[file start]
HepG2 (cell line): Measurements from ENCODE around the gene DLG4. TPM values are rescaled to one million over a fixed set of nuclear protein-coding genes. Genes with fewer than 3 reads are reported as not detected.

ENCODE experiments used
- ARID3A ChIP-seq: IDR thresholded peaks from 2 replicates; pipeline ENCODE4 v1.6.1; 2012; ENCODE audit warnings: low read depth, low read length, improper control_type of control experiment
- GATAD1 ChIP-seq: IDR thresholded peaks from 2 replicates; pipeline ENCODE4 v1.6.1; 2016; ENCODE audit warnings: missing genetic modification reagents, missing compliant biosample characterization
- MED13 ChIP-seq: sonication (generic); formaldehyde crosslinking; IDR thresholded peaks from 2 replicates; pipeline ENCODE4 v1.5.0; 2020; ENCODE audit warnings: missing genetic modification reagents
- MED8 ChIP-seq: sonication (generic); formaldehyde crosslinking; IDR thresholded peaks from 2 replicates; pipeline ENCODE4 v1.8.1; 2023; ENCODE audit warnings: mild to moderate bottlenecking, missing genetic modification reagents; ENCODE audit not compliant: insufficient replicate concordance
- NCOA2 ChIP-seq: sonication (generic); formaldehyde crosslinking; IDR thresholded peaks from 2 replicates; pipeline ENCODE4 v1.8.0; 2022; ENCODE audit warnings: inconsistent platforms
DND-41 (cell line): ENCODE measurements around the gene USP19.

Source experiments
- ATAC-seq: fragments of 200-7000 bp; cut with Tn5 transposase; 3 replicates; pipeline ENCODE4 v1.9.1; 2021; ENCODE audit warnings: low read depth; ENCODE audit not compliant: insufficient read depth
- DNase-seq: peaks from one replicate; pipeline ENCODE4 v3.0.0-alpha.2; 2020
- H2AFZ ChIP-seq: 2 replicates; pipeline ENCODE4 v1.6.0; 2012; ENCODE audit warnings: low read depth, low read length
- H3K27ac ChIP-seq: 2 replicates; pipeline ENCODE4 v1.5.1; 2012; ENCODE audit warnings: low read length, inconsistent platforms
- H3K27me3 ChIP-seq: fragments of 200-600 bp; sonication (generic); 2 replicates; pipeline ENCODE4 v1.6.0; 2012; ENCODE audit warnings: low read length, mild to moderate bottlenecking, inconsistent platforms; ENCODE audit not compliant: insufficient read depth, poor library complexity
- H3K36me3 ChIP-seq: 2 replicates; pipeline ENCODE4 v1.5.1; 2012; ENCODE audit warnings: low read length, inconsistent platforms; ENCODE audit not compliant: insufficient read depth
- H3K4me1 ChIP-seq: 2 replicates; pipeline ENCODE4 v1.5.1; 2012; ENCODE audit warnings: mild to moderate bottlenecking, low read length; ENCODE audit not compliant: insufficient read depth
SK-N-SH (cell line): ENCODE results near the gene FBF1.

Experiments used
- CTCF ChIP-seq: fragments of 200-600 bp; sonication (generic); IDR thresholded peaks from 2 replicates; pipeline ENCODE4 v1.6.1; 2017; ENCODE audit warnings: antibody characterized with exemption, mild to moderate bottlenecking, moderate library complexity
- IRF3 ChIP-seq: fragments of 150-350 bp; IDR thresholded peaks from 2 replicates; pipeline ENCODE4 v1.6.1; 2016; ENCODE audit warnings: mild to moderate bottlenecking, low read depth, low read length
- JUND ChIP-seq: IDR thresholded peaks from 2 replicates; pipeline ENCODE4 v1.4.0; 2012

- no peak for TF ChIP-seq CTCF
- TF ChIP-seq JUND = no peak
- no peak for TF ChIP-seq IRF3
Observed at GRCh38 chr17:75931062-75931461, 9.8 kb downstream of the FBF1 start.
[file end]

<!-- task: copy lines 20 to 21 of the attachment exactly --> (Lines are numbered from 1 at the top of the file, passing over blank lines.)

- IRF3 ChIP-seq: fragments of 150-350 bp; IDR thresholded peaks from 2 replicates; pipeline ENCODE4 v1.6.1; 2016; ENCODE audit warnings: mild to moderate bottlenecking, low read depth, low read length
- JUND ChIP-seq: IDR thresholded peaks from 2 replicates; pipeline ENCODE4 v1.4.0; 2012